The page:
• The dose &/or frequency of ongoing bronchodilator treatment should be increased
  • An anticholinergic, if not yet in use, may be added until improvement is noted
  • High-dose nebulized therapy may be given when required for several days
    • Long-term use of nebulizer therapy after an exacerbation is not recommended


Hospital Management

  • Oral or IV corticosteroids are recommended as an addition to bronchodilator therapy, in the absence of significant contraindications
  • Shorten recovery time & help hasten restoration of lung function
  • As much as possible, a course of oral corticosteroid must not exceed 14 days as there is no advantage to prolonged therapy & the risk of side effects is increased

Home Management

  • Addition of oral corticosteroid to existing bronchodilator therapy may be considered if patient’s baseline FEV1 is <50% predicted
  • Nebulized Budesonide alone or in combination with Formoterol may be used as an alternative to oral corticosteroids; may cause significant reduction of complications (eg hyperglycemia)


  • Given in patients who presents with increased purulence of sputum together with increase in dyspnea & sputum volume or in patients who need mechanical ventilation
  • Local antibiotic sensitivity patterns for Streptococcus pneumoniae, Haemophilus influenzae & Moraxella catarrhalis must be taken into account when choosing an antibiotic agent

Heparin (SC/Low Molecular Weight)

  • Consider administration of SC/LMW Heparin to reduce the risk of pulmonary embolism in patients with polycythemia or dehydration, with or without a history of thromboembolic disease

















Salbutamol (Albuterol)3



1Prodrug of Terbutaline.
2Less selective than Salbutamol.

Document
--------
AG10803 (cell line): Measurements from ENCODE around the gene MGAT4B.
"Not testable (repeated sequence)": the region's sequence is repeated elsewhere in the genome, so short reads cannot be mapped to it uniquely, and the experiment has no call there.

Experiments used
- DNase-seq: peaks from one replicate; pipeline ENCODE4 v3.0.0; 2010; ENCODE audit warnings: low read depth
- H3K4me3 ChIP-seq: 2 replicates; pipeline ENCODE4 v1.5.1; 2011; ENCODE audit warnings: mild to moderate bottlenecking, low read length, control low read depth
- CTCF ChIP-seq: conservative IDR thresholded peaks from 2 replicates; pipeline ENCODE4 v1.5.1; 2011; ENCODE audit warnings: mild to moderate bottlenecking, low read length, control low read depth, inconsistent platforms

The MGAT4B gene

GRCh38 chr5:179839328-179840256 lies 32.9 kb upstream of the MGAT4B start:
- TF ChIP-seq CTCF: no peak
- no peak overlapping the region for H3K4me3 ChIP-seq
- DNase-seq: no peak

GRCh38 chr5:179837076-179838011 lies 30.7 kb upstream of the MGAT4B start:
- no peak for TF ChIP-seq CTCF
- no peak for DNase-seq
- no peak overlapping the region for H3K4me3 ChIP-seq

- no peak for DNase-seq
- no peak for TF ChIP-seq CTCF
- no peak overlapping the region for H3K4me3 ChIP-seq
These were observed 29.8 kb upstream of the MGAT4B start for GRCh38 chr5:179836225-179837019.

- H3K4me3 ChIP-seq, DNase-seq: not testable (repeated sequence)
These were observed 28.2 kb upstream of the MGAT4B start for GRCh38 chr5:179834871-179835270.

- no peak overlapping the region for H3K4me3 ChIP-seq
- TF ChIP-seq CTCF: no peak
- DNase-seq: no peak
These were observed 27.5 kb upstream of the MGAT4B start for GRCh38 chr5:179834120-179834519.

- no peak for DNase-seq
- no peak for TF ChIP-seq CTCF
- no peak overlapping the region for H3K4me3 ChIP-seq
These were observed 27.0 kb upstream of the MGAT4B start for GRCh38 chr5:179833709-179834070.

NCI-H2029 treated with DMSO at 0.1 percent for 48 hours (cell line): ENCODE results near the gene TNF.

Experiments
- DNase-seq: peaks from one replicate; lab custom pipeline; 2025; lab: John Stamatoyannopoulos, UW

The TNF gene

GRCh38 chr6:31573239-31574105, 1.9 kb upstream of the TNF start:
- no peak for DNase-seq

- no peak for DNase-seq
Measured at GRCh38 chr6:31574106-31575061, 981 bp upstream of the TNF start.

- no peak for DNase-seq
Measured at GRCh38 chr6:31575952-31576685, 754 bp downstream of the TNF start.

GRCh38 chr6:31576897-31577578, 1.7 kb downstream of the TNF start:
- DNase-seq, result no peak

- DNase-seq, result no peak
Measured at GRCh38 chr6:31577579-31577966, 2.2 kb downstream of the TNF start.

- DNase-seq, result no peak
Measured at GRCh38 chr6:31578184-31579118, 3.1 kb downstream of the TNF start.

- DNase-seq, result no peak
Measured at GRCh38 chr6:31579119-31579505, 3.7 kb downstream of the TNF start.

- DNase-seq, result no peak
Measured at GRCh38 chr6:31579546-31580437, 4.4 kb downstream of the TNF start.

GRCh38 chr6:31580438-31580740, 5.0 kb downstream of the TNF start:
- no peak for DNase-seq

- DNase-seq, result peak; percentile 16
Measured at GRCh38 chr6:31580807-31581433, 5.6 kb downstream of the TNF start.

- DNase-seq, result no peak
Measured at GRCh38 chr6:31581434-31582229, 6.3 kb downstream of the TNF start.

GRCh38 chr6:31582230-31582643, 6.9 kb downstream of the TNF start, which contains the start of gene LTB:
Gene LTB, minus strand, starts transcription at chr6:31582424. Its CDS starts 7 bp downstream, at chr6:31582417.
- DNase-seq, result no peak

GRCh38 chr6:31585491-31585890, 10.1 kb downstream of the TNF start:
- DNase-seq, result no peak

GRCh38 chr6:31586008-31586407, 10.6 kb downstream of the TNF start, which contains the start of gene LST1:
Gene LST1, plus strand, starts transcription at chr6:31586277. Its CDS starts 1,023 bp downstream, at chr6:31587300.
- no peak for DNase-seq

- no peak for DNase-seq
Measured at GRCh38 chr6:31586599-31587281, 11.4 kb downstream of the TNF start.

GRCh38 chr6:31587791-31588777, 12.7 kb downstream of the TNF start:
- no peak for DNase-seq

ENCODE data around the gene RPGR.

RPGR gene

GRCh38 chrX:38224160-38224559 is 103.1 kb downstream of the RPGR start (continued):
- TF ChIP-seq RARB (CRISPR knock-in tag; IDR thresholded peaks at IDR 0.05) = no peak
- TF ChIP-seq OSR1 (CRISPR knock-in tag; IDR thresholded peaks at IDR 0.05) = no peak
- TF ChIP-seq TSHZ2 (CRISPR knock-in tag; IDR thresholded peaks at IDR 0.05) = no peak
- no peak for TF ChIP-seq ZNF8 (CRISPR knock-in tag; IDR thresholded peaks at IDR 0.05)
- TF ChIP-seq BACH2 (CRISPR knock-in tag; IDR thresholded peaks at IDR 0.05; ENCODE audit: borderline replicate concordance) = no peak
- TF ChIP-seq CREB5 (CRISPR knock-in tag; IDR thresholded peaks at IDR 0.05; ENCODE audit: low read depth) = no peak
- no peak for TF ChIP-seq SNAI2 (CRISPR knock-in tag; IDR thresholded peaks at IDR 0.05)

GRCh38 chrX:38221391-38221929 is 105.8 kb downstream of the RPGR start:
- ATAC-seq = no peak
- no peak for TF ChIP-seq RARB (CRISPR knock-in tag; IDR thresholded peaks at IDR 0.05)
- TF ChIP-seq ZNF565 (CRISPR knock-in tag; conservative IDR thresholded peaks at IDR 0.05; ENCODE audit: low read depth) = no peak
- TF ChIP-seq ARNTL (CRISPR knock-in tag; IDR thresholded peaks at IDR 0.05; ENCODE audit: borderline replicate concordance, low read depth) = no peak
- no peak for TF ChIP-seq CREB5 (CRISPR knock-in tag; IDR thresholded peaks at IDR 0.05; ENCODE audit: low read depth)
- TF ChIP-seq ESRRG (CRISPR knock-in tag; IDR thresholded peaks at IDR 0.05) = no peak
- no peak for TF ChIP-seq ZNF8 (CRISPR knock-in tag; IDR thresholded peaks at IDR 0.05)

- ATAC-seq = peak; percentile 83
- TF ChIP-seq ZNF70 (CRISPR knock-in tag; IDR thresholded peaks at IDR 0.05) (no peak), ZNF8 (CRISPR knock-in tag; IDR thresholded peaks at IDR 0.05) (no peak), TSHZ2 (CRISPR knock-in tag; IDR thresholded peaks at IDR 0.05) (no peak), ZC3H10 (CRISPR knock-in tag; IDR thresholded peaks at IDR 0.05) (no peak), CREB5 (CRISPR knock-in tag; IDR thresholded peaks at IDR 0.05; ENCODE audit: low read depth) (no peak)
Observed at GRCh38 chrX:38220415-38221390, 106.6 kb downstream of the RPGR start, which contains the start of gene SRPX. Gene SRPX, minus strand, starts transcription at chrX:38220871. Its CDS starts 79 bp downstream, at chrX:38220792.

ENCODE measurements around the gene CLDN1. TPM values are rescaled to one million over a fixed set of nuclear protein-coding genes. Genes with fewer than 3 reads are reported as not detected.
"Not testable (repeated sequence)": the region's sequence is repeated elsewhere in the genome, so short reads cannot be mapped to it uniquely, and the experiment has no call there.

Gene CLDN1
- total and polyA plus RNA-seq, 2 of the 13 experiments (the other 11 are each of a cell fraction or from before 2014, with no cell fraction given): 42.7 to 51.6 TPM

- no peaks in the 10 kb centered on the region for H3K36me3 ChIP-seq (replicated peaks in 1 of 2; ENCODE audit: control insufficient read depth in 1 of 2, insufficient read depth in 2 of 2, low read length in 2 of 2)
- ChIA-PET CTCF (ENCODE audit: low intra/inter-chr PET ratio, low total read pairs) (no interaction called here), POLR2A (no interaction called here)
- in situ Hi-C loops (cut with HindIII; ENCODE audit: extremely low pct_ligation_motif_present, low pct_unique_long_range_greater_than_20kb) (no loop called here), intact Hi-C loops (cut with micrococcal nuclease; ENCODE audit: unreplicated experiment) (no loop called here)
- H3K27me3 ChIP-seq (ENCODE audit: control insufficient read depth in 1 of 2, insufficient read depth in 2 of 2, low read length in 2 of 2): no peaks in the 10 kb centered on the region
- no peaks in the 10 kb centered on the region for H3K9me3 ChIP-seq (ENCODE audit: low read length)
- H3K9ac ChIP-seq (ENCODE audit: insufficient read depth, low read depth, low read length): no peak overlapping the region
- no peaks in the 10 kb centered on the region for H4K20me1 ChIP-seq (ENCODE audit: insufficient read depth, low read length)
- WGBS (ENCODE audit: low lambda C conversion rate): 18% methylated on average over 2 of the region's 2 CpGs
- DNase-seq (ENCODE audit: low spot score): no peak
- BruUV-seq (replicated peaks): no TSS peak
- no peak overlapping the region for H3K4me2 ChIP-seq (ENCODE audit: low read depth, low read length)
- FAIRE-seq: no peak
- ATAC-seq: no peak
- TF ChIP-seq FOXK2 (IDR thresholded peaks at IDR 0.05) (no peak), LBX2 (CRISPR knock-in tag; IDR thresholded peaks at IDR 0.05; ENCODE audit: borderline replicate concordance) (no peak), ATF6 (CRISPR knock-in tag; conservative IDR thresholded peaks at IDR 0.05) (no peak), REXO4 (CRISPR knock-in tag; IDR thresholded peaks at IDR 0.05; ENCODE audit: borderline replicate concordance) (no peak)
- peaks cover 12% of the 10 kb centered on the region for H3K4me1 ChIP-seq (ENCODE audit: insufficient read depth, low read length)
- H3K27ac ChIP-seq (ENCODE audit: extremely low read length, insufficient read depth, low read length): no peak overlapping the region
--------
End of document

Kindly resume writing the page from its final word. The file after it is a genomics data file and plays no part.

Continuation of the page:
3Long-acting extended-release oral preparations are available

Non-Pharmacological Therapy

Pulmonary Rehabilitation

  • Multidisciplinary program for patients with chronic respiratory impairment that is individually designed to maximize a patient’s physical & social performance & autonomy
    • In regions with limited resources, simplified pulmonary rehabilitation programs are useful & are recommended
  • Includes exercise training, nutrition counseling, education & psychological support
  • Recommended for symptomatic patients with FEV1 of <50% predicted
    • May also be considered in symptomatic patients with FEV1 of >50% predicted with exercise limitations, patients with mMRC >1, & following acute exacerbations
  • Program should last ≥2 months to be effective; the longer it continues, the better the results

Site of Care

Please refer to the Symptom and Risk Evaluation for COPD table for characteristics per patient category

  • Patients belonging to category A or B may be managed on an outpatient basis during exacerbations
  • Patients belonging to category C or D may require hospitalization & more aggressive management during exacerbations

Indications for Hospital Treatment for Chronic Obstructive Pulmonary Disease Exacerbations:

  • Significant increase in symptoms (eg sudden development of resting dyspnea)
  • Severe underlying COPD
  • Onset of new symptoms (eg cyanosis, peripheral edema)
  • Absence of response to initial medical treatment
  • Significant comorbidities (eg heart failure or newly occurring arrhythmias)
  • Frequent exacerbations
  • Older age
  • Lack of home support